In October 2019, the top court upheld the DoT’s new definition of AGR and has ordered telecos to clear total dues of Rs 1.47 lakh crore.
Fait accompli for telecom stocks
On expectations of a telecom package, the sector’s stocks had run up quite a bit. With the Supreme Court in no mood to oblige, speculative positions created in telecom stocks started getting unwound. In the two week period, Bharti Airtel has lost 12 per cent till March 20. Tata Teleservices has lost 19 per cent. Reliance Communications shed 10 per cent. MTNL corrected 16 per cent. Vodafone Idea corrected the least at about four per cent. Of course, the telecom package disappointment wasn’t the only reason for a sell-off.
Heightened risk aversion has been an important factor in the bear maul on telecom stocks. But the telecom stand-off isn’t helping telecom stocks. As things stand now, companies may be required to go back to the drawing board in terms of forking out cash for the government dues. According to various estimates, Vodafone Idea needs about 40 per cent average revenue per user increase to achieve EBITDA of Rs 30,000 crore in order to bridge the gap in FY22 against cash requirement toward (a) Rs 16,500 crore deferred spectrum liability, (b) Rs 5,200 crore annual AGR payment, (c) cash interest cost of Rs 3,000 crore and (d) capex of Rs 5,000 crore. Vodafone Idea is the weakest amongst the three leading telecos. It has a stressed balance sheet and without outside help will find it difficult to pay such a large magnitude of liability in such a short period.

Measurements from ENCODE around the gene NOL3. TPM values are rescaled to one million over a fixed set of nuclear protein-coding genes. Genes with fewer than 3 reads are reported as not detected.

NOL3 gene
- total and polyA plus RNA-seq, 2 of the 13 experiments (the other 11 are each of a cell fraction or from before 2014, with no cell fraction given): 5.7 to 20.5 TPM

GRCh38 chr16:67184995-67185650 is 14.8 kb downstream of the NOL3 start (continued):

Bharti Airtel and Reliance Jio have fewer problems to deal with. Bharti Airtel prepared itself with a plan-B by raising Rs 21,500 crore in January 2020 by way of QIP and FCCB issues, while additional upto Rs 6,000 crore could be generated through FCF. The rest could be funded by bank loans. Similarly, Reliance Jio after its recent capital reorganization is well placed with net debt of much lower levels.
After becoming the largest telecom player by subscriber and revenue market share in November 2019, RJio maintained its position in December 2019 with a subscriber market share of 32.1 per cent and a revenue market share of 35.4 per cent. This is significantly higher than its subscriber market share of 23.8 per cent and revenue market share of 29.8 per cent a year ago. ‘The increase in Rjio’s market share is largely at the cost of a reduction in VIL’s market share. VIL sheds 100bp revenue market share and 20bp subscriber market share on qoq (quarter on quarter) basis, largely to RJio in 3QFY20. That being said, the growth in subscriber base of RJio moderated in December 2019. As against the average monthly increase of around 9 million subscribers in the last one year, the subscribers grew by only 0.1 million in December 2019,” India Ratings says.
The writer is a journalist with 14 years of experience)